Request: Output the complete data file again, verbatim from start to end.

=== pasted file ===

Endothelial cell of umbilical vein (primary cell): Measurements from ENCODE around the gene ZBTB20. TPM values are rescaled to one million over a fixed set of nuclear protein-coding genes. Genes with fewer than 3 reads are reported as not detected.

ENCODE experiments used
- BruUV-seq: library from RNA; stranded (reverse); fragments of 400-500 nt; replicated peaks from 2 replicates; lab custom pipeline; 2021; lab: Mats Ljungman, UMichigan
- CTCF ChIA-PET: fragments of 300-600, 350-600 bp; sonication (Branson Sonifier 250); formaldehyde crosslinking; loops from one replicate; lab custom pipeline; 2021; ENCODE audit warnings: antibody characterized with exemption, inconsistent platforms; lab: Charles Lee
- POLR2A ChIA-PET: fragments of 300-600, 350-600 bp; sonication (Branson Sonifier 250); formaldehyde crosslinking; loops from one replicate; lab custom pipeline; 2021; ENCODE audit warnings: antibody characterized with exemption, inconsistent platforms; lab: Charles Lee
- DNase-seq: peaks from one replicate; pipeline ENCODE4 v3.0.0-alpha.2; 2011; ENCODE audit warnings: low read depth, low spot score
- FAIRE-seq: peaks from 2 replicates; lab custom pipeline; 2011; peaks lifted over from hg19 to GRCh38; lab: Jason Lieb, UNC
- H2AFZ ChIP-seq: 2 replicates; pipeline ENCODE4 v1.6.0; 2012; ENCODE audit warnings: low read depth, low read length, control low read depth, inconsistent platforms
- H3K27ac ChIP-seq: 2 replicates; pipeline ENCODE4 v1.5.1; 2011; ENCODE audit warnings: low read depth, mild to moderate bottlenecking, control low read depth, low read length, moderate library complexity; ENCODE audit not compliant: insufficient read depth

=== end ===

Endothelial cell of umbilical vein (primary cell): Measurements from ENCODE around the gene ZBTB20. TPM values are rescaled to one million over a fixed set of nuclear protein-coding genes. Genes with fewer than 3 reads are reported as not detected.

ENCODE experiments used
- BruUV-seq: library from RNA; stranded (reverse); fragments of 400-500 nt; replicated peaks from 2 replicates; lab custom pipeline; 2021; lab: Mats Ljungman, UMichigan
- CTCF ChIA-PET: fragments of 300-600, 350-600 bp; sonication (Branson Sonifier 250); formaldehyde crosslinking; loops from one replicate; lab custom pipeline; 2021; ENCODE audit warnings: antibody characterized with exemption, inconsistent platforms; lab: Charles Lee
- POLR2A ChIA-PET: fragments of 300-600, 350-600 bp; sonication (Branson Sonifier 250); formaldehyde crosslinking; loops from one replicate; lab custom pipeline; 2021; ENCODE audit warnings: antibody characterized with exemption, inconsistent platforms; lab: Charles Lee
- DNase-seq: peaks from one replicate; pipeline ENCODE4 v3.0.0-alpha.2; 2011; ENCODE audit warnings: low read depth, low spot score
- FAIRE-seq: peaks from 2 replicates; lab custom pipeline; 2011; peaks lifted over from hg19 to GRCh38; lab: Jason Lieb, UNC
- H2AFZ ChIP-seq: 2 replicates; pipeline ENCODE4 v1.6.0; 2012; ENCODE audit warnings: low read depth, low read length, control low read depth, inconsistent platforms
- H3K27ac ChIP-seq: 2 replicates; pipeline ENCODE4 v1.5.1; 2011; ENCODE audit warnings: low read depth, mild to moderate bottlenecking, control low read depth, low read length, moderate library complexity; ENCODE audit not compliant: insufficient read depth